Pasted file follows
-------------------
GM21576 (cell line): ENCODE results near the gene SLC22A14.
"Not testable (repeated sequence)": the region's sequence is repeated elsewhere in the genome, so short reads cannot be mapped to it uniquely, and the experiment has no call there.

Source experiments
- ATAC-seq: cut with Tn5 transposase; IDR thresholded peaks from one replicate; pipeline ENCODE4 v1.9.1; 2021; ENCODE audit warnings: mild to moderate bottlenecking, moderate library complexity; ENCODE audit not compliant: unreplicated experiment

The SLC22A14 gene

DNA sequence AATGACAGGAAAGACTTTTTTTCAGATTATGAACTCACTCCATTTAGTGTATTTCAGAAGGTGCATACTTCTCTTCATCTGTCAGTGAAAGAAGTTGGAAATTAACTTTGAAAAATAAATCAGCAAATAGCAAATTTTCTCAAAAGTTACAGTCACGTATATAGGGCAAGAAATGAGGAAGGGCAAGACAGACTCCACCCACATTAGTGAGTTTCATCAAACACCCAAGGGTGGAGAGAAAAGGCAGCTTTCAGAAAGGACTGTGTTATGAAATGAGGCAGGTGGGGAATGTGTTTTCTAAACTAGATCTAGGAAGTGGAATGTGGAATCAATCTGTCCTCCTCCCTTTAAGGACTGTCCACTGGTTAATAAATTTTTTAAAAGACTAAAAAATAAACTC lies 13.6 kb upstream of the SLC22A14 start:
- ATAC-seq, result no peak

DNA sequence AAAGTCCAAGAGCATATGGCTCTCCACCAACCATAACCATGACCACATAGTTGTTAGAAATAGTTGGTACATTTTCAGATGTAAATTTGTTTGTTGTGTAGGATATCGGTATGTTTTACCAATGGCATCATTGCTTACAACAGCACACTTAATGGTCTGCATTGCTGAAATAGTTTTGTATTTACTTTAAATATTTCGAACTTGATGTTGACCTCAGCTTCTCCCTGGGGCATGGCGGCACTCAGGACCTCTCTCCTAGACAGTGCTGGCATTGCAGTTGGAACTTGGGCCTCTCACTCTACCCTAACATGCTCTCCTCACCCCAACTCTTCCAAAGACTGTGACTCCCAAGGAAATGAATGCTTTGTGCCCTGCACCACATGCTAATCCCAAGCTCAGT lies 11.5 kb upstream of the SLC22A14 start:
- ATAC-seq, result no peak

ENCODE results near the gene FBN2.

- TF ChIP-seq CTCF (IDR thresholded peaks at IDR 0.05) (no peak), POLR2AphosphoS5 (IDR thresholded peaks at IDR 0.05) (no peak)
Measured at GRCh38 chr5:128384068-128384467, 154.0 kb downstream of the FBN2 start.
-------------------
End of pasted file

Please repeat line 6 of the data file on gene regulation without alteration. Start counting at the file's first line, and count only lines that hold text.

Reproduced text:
DNA sequence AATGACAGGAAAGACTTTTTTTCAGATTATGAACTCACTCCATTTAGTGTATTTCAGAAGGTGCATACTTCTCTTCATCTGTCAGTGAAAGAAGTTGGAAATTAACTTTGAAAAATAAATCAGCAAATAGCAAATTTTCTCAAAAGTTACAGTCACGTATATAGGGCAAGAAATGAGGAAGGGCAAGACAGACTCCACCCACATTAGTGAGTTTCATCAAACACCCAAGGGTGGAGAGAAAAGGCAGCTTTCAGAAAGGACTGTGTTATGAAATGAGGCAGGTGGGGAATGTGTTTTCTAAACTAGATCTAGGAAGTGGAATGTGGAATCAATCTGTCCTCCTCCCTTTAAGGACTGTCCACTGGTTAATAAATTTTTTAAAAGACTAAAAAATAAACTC lies 13.6 kb upstream of the SLC22A14 start: